Room-temperature superconductors — materials that conduct electricity with zero resistance without needing special cooling — are the sort of technological miracle that could upend literally daily life.
According to a report in the MIT Technology Review, they could revolutionize the electric grid and enable levitating trains, among many other potential applications.
Meanwhile, an international team led by Artem R. Oganov, a Professor at Skoltech (Skolkovo Institute of Science and Technology) and MISIS, and Dr. Ivan Troyan from the Institute of Crystallography of RAS, both located in Moscow, performed theoretical and experimental research on a new high-temperature superconductor, yttrium hydride (YH6).
Their findings were published in the journal Advanced Materials.
Highlighted in a report by SciTechDaily.com, yttrium hydrides rank among the three highest-temperature superconductors known to date.
The leader among the three is a material with an unknown S-C-H composition and superconductivity at 288 Kelvin, which is followed by lanthanum hydride, LaH10, superconducting at temperatures up to 259 K, and, finally, yttrium hydrides, YH6 and YH9, with maximum superconductivity temperatures of 224 K and 243 K, respectively.
The superconductivity of YH6 was predicted by Chinese scientists in 2015.
All of these hydrides reach their maximum superconductivity temperatures at very high pressures: 2.7 million atmospheres for S-C-H and about 1.4-1.7 million atmospheres for LaH10 and YH6, SciTechDaily reported.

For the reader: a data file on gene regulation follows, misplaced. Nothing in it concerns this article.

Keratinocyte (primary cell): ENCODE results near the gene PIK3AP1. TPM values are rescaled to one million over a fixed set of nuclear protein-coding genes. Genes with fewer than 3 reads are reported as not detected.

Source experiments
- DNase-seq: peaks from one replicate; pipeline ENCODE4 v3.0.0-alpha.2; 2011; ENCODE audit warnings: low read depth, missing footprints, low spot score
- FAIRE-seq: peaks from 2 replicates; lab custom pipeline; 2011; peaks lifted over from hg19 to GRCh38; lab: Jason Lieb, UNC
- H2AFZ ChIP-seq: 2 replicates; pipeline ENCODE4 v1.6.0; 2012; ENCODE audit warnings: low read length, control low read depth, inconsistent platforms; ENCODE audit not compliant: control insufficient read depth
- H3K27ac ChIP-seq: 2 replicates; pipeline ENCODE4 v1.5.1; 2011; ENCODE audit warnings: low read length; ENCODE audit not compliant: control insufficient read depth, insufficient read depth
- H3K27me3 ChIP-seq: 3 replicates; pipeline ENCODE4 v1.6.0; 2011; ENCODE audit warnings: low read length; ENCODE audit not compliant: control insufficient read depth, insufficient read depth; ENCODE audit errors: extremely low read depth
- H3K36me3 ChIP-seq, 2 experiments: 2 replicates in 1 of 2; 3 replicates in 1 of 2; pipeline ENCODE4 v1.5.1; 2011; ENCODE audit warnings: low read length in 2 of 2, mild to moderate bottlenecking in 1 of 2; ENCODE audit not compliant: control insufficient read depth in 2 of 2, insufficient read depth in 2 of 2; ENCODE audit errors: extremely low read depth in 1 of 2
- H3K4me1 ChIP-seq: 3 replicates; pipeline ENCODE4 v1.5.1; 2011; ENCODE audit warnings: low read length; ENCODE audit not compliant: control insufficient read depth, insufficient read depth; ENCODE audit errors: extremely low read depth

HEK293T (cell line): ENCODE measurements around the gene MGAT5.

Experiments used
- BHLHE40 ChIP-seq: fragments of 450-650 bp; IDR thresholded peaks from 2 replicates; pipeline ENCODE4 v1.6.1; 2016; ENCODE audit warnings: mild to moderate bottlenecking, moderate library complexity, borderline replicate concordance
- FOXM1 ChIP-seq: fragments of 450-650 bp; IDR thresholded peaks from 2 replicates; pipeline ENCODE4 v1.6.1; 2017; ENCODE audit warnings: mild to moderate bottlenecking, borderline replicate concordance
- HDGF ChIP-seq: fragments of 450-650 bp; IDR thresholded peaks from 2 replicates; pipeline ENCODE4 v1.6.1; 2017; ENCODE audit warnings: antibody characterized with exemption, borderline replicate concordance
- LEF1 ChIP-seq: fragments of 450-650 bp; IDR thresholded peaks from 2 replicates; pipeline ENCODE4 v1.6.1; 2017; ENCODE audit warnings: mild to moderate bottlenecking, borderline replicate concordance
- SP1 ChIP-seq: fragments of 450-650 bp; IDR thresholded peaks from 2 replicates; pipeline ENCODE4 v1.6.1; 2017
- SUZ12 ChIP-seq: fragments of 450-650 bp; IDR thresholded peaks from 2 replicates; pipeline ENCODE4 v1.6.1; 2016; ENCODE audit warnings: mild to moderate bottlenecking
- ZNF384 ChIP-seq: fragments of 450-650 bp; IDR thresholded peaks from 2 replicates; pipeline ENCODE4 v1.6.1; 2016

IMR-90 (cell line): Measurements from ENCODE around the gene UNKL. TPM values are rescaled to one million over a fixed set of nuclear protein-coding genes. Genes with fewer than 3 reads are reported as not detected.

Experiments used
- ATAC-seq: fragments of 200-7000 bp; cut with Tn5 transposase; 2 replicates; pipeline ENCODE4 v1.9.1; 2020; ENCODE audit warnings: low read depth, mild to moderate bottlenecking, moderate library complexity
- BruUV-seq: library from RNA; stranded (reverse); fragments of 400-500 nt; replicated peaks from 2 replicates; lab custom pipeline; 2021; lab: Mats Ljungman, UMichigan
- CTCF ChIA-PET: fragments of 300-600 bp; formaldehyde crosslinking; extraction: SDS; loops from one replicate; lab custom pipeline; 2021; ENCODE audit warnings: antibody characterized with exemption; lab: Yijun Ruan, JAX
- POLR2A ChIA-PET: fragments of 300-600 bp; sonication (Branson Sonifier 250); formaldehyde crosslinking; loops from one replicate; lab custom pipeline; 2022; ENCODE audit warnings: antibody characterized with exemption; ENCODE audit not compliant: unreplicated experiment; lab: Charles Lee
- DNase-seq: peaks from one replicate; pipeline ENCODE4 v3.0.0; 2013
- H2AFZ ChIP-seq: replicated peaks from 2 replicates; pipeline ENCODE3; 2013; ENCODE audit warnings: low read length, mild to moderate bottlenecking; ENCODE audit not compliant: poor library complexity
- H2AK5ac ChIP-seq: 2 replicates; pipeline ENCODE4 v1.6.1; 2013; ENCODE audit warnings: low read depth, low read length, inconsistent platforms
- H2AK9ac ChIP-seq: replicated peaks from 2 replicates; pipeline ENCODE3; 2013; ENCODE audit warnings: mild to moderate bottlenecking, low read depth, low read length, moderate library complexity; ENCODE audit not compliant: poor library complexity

Unfortunately, the high pressure requirement remains a major roadblock for commercial production in quantity.
“Until 2015, 138 K (or 166 K under pressure) was the record of high-temperature superconductivity,” says Dmitry Semenok, a co-author of the paper and a PhD student at Skoltech.
“Room-temperature superconductivity, which would have been laughable just five years ago, has become a reality.
“Right now, the whole point is to attain room-temperature superconductivity at lower pressures.”
When studying new materials, chemists start by making theoretical predictions and then testing new material in practice, SciTechDaily reported.
“First, we look at the bigger picture and study a multitude of different materials on the computer. This makes things much faster. More detailed calculations follow the initial screening,” Oganov said.
“Sorting through fifty or a hundred materials takes about a year, while an experiment with a single material of particular interest may last a year or two.”
Superconductivity — in which electrons flow through a material without resistance — sounds impossible at first blush, MIT Tech Review reported.
It’s as though one could drive at high speed through a congested city center, never hitting a traffic light.
But in 1911, Dutch physicist Heike Kamerlingh Onnes found that mercury becomes a superconductor when cooled to a few degrees above absolute zero (about -460 °F, or -273 °C). He soon observed the phenomenon in other metals like tin and lead.
For many decades afterwards, superconductivity was created only at extremely low temperatures.
Then, in late 1986 and early 1987, a group of researchers at IBM’s Zurich laboratory found that certain ceramic oxides can be superconductors at temperatures as high as 92 K—crucially, over the boiling temperature of liquid nitrogen, which is 77 K.